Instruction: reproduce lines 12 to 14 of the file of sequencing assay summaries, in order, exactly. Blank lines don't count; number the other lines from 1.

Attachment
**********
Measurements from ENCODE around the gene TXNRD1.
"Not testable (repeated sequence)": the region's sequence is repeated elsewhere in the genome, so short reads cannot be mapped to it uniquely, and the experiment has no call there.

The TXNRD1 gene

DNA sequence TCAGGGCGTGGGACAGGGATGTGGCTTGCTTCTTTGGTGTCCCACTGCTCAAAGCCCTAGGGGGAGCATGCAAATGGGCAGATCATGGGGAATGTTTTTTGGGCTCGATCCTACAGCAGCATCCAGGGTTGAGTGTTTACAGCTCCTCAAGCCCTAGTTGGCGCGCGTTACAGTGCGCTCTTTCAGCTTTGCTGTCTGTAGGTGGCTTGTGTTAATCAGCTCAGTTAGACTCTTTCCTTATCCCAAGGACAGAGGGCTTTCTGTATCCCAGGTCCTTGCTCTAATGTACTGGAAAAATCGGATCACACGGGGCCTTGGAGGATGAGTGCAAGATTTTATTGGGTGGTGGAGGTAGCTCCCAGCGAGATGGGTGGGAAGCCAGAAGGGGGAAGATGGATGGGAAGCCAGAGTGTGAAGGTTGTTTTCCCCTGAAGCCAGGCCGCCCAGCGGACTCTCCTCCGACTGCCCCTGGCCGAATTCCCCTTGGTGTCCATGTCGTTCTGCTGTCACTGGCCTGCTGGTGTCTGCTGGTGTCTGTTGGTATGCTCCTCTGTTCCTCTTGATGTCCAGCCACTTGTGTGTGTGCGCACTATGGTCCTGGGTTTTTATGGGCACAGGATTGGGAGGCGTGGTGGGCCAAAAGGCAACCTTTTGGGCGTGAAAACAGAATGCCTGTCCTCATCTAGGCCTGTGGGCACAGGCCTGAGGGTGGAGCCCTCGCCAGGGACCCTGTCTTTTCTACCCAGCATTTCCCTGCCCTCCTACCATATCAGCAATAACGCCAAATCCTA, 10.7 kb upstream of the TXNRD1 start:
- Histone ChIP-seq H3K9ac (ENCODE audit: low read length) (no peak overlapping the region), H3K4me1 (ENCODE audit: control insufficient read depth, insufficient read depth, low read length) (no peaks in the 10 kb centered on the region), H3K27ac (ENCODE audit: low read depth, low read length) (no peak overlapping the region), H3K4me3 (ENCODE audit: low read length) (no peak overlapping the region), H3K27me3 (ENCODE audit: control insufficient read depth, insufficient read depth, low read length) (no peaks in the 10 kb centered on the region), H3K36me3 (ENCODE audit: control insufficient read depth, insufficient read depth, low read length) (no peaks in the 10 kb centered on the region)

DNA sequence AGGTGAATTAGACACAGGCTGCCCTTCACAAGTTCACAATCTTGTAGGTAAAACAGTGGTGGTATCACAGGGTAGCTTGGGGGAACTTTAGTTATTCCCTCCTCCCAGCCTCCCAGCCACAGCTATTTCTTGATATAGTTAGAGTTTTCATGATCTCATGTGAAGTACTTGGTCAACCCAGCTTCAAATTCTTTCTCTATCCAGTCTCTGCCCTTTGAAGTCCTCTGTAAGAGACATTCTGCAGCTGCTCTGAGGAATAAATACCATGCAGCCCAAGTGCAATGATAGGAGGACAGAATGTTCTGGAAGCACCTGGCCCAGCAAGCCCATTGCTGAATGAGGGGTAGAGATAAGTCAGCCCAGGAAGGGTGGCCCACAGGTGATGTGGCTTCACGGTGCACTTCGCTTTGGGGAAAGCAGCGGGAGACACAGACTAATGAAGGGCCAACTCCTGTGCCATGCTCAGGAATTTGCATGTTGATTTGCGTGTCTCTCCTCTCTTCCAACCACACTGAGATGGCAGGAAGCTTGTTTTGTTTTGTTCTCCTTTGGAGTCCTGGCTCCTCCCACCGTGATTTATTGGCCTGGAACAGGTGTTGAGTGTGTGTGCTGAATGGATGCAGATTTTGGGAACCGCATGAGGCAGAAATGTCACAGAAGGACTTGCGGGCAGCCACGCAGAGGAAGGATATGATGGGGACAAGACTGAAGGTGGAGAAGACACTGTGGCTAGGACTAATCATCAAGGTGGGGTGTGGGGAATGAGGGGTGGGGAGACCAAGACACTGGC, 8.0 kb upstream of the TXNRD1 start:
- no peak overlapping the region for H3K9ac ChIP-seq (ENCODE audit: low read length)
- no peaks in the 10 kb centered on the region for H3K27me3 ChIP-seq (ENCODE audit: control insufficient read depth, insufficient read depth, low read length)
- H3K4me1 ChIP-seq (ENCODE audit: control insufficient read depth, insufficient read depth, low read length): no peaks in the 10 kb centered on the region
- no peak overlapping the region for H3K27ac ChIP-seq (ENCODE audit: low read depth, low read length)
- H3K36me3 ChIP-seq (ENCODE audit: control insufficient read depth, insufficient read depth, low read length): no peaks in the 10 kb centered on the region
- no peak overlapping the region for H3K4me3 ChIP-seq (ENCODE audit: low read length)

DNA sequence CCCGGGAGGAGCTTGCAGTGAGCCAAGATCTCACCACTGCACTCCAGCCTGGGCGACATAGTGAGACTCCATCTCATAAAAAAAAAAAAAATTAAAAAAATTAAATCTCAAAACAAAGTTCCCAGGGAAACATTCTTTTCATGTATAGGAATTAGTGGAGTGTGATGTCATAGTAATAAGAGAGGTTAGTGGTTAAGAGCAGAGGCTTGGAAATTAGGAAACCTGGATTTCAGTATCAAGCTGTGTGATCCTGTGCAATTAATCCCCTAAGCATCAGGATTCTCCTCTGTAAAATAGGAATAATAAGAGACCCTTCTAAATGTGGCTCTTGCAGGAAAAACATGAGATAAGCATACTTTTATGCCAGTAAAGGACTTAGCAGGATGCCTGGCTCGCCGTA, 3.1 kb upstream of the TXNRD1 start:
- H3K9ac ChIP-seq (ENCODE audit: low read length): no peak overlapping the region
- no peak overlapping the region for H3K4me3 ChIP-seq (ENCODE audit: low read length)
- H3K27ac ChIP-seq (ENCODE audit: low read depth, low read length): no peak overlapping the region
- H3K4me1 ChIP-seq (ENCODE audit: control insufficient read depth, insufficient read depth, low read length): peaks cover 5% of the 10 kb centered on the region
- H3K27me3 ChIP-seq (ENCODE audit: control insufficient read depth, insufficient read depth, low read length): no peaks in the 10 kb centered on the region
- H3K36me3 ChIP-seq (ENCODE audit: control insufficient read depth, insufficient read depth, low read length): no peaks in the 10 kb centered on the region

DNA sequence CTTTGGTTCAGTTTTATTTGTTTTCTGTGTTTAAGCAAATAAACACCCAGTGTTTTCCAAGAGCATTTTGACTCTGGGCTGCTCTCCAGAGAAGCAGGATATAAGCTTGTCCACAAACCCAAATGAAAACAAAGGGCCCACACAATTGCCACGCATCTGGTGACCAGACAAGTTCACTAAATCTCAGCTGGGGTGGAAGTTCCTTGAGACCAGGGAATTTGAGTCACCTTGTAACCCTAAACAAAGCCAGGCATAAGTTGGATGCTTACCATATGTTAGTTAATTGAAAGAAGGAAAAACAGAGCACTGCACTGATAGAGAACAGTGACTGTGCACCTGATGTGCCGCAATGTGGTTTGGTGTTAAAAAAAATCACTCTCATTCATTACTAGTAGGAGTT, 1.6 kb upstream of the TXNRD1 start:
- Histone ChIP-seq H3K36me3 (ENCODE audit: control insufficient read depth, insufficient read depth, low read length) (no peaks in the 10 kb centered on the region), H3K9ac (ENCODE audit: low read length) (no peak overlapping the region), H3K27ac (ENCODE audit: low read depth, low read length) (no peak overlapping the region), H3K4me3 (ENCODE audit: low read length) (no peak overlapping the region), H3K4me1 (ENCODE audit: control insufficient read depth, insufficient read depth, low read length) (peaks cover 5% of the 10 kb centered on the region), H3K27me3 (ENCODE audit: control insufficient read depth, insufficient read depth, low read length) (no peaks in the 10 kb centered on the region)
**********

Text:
- no peak overlapping the region for H3K4me3 ChIP-seq (ENCODE audit: low read length)

DNA sequence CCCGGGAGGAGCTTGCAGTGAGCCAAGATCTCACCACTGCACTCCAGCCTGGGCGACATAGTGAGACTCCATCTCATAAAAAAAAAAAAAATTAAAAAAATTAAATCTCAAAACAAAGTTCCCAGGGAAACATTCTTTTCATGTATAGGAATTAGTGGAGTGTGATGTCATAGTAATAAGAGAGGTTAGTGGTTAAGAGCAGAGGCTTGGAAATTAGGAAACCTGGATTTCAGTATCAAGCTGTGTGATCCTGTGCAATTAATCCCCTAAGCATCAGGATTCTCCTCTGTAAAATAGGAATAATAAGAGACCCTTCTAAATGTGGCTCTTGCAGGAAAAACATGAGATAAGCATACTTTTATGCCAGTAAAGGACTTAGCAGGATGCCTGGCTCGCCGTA, 3.1 kb upstream of the TXNRD1 start:
- H3K9ac ChIP-seq (ENCODE audit: low read length): no peak overlapping the region